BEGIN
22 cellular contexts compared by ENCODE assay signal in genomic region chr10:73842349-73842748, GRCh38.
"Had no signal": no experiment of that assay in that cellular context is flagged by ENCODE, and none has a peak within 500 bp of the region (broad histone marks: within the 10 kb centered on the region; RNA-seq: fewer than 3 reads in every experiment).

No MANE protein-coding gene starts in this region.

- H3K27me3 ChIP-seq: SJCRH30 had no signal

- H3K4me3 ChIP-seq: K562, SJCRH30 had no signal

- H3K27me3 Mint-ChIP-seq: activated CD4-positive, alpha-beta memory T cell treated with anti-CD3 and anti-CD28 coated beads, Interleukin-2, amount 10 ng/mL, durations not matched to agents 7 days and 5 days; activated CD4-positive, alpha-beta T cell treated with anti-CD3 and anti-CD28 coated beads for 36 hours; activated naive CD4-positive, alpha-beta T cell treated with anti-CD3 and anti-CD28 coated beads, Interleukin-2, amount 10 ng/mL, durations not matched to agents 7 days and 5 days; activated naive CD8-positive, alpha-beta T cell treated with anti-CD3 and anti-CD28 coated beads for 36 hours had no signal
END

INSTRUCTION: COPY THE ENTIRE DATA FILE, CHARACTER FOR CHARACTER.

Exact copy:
22 cellular contexts compared by ENCODE assay signal in genomic region chr10:73842349-73842748, GRCh38.
"Had no signal": no experiment of that assay in that cellular context is flagged by ENCODE, and none has a peak within 500 bp of the region (broad histone marks: within the 10 kb centered on the region; RNA-seq: fewer than 3 reads in every experiment).

No MANE protein-coding gene starts in this region.

- H3K27me3 ChIP-seq: SJCRH30 had no signal

- H3K4me3 ChIP-seq: K562, SJCRH30 had no signal

- H3K27me3 Mint-ChIP-seq: activated CD4-positive, alpha-beta memory T cell treated with anti-CD3 and anti-CD28 coated beads, Interleukin-2, amount 10 ng/mL, durations not matched to agents 7 days and 5 days; activated CD4-positive, alpha-beta T cell treated with anti-CD3 and anti-CD28 coated beads for 36 hours; activated naive CD4-positive, alpha-beta T cell treated with anti-CD3 and anti-CD28 coated beads, Interleukin-2, amount 10 ng/mL, durations not matched to agents 7 days and 5 days; activated naive CD8-positive, alpha-beta T cell treated with anti-CD3 and anti-CD28 coated beads for 36 hours had no signal